But although the average age of Lower House members — 54.8 when the current incumbents were elected in October 1996 — may fall slightly after the election, that does not necessarily mean the Diet will change dramatically.

Political observers point out that the practice of retiring lawmakers supporting younger relatives to “inherit” their constituencies — complete with fundraising and vote-gathering machines — will continue to be prevalent. Currently, such “hereditary lawmakers” account for more than 30 percent of all Diet members.

In Gunma’s No. 5 constituency, Yuko Obuchi, 26, second daughter of the late Prime Minister Keizo Obuchi, is seeking to inherit her father’s Lower House seat with the full backing of his local supporters. Takeshita is having his younger brother, Wataru, run in Shimane’s No. 2 constituency, which has been dubbed the “Takeshita Kingdom.”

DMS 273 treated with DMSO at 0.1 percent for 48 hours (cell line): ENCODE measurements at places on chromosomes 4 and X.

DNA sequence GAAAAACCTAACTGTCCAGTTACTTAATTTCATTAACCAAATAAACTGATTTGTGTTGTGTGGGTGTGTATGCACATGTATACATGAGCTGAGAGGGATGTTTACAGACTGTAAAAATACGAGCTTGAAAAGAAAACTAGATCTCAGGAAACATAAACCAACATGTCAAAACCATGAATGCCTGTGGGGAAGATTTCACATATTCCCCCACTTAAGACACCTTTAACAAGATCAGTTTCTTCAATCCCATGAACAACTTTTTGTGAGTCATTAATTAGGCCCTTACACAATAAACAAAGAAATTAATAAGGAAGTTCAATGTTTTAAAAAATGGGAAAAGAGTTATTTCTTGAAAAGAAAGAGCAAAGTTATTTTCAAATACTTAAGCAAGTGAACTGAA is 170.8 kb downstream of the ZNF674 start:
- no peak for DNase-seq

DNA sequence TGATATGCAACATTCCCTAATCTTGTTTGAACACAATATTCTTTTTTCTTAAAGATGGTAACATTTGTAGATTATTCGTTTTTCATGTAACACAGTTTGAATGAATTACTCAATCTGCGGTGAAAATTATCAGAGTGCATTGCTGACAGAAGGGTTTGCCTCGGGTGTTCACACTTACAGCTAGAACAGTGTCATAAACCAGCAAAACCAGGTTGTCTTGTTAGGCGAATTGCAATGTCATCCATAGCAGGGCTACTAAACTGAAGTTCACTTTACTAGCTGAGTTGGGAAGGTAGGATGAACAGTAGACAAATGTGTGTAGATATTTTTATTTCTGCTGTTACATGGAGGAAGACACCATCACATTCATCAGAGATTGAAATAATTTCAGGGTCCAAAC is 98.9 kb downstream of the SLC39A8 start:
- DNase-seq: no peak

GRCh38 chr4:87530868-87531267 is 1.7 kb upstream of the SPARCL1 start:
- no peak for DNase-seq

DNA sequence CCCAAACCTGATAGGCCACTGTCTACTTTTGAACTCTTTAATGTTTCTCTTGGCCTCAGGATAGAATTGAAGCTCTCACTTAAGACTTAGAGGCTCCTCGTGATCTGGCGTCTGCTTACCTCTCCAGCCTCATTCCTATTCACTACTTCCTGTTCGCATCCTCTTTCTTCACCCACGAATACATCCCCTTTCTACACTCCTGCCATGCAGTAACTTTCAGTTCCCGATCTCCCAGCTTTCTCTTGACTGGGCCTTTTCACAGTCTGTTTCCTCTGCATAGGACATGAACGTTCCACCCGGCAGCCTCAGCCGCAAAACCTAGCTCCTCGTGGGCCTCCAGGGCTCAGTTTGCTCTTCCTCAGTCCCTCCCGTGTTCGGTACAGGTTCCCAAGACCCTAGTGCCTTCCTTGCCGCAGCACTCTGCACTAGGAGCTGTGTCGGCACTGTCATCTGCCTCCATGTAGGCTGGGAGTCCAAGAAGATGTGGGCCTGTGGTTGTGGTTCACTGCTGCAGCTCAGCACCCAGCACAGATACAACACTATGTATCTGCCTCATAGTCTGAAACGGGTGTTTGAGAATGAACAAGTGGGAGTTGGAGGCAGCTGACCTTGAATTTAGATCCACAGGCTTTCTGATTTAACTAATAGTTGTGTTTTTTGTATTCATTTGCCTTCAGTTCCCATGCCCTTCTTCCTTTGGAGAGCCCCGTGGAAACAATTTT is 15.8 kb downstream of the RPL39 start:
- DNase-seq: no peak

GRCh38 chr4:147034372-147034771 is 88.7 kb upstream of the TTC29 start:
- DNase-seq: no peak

The main goals of maintaining such so-called political families are to continue to protect the interests of their support groups as well as to preserve their values, said Taichi Ichikawa, president of Hiroshima Shudo University and an expert on the issue.

“It would be all right if they only accounted for a few percent of lawmakers, but if they account for more than 30 percent, it works only negatively,” he said.

Democratic Party of Japan leader Yukio Hatoyama, Finance Minister Miyazawa and Foreign Minister Yohei Kono belong to elite political families that have occupied Diet seats for four generations. Their political lines originated in the late 19th century, when Japan’s parliamentary system was established.

Ichikawa said the longtime practice appears to have been given additional impetus by the introduction in 1994 of the single-seat constituency system in the Lower House.

He pointed out that the LDP’s incumbent lawmakers in each constituency now tend to enjoy greater authority and control over campaign funds as well as the selection of their successor.

“Japan’s political parties need to introduce much clearer and fairer ways to select candidates,” Ichikawa said, giving the examples of “an open exam system or primary elections within parties.”